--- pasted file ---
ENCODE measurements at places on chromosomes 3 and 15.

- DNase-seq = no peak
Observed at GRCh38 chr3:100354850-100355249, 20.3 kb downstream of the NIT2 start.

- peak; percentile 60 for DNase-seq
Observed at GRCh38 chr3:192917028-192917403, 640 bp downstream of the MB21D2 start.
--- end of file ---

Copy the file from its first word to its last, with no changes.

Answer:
ENCODE measurements at places on chromosomes 3 and 15.

- DNase-seq = no peak
Observed at GRCh38 chr3:100354850-100355249, 20.3 kb downstream of the NIT2 start.

- peak; percentile 60 for DNase-seq
Observed at GRCh38 chr3:192917028-192917403, 640 bp downstream of the MB21D2 start.